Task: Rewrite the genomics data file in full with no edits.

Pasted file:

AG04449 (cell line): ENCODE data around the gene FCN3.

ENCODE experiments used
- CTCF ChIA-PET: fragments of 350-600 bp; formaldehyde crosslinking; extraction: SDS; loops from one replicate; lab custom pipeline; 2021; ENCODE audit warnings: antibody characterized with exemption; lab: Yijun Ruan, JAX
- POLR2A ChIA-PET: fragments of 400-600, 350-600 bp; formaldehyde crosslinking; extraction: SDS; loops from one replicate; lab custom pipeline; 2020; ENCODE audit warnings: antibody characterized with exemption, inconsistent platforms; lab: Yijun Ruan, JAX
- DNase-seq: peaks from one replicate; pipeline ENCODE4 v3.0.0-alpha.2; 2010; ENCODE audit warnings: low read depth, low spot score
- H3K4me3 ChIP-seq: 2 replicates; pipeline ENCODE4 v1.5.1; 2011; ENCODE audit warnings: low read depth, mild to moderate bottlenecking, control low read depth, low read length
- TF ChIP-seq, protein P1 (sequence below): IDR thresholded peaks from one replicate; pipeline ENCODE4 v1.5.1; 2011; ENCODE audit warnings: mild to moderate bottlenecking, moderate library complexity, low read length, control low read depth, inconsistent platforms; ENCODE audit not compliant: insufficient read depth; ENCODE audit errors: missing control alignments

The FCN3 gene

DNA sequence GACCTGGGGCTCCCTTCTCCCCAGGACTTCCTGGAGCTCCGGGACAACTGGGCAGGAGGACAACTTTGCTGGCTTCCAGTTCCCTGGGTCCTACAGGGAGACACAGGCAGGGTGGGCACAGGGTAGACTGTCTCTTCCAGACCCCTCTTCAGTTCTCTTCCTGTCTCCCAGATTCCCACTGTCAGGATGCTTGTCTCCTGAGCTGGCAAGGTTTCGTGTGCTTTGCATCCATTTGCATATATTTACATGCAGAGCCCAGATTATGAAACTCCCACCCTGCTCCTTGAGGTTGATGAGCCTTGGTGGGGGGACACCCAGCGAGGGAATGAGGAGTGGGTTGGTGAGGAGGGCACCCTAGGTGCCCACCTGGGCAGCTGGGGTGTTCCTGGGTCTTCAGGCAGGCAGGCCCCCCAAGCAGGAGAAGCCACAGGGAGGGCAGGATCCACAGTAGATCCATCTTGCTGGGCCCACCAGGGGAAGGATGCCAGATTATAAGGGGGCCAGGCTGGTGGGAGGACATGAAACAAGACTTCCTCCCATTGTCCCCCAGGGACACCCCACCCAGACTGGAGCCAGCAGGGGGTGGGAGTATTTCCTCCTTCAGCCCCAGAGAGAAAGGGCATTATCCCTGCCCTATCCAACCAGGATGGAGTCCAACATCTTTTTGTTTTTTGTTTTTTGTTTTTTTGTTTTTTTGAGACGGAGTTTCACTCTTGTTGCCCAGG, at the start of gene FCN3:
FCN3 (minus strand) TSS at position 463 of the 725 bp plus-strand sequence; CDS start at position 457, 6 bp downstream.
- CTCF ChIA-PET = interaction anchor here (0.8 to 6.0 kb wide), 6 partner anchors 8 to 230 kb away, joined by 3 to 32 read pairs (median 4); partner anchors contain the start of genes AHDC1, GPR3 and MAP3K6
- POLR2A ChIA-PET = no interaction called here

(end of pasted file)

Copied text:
AG04449 (cell line): ENCODE data around the gene FCN3.

ENCODE experiments used
- CTCF ChIA-PET: fragments of 350-600 bp; formaldehyde crosslinking; extraction: SDS; loops from one replicate; lab custom pipeline; 2021; ENCODE audit warnings: antibody characterized with exemption; lab: Yijun Ruan, JAX
- POLR2A ChIA-PET: fragments of 400-600, 350-600 bp; formaldehyde crosslinking; extraction: SDS; loops from one replicate; lab custom pipeline; 2020; ENCODE audit warnings: antibody characterized with exemption, inconsistent platforms; lab: Yijun Ruan, JAX
- DNase-seq: peaks from one replicate; pipeline ENCODE4 v3.0.0-alpha.2; 2010; ENCODE audit warnings: low read depth, low spot score
- H3K4me3 ChIP-seq: 2 replicates; pipeline ENCODE4 v1.5.1; 2011; ENCODE audit warnings: low read depth, mild to moderate bottlenecking, control low read depth, low read length
- TF ChIP-seq, protein P1 (sequence below): IDR thresholded peaks from one replicate; pipeline ENCODE4 v1.5.1; 2011; ENCODE audit warnings: mild to moderate bottlenecking, moderate library complexity, low read length, control low read depth, inconsistent platforms; ENCODE audit not compliant: insufficient read depth; ENCODE audit errors: missing control alignments

The FCN3 gene

DNA sequence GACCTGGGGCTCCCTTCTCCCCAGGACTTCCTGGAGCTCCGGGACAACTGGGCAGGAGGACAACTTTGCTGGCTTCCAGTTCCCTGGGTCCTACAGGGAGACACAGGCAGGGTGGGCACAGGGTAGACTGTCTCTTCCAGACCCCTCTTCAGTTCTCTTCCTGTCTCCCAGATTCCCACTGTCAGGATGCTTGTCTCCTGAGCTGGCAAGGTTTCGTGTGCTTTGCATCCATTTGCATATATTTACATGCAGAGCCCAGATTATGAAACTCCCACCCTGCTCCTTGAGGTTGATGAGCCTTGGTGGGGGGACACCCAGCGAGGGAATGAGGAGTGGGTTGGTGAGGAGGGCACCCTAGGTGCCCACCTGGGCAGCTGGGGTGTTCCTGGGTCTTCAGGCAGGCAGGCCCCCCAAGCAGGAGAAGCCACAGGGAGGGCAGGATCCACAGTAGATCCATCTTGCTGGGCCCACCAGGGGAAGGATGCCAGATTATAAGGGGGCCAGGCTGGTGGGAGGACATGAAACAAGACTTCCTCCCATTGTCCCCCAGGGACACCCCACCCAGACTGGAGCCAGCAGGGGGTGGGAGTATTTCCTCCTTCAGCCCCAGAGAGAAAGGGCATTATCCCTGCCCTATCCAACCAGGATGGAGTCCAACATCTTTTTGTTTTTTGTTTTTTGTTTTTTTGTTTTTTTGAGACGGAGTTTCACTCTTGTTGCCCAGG, at the start of gene FCN3:
FCN3 (minus strand) TSS at position 463 of the 725 bp plus-strand sequence; CDS start at position 457, 6 bp downstream.
- CTCF ChIA-PET = interaction anchor here (0.8 to 6.0 kb wide), 6 partner anchors 8 to 230 kb away, joined by 3 to 32 read pairs (median 4); partner anchors contain the start of genes AHDC1, GPR3 and MAP3K6
- POLR2A ChIA-PET = no interaction called here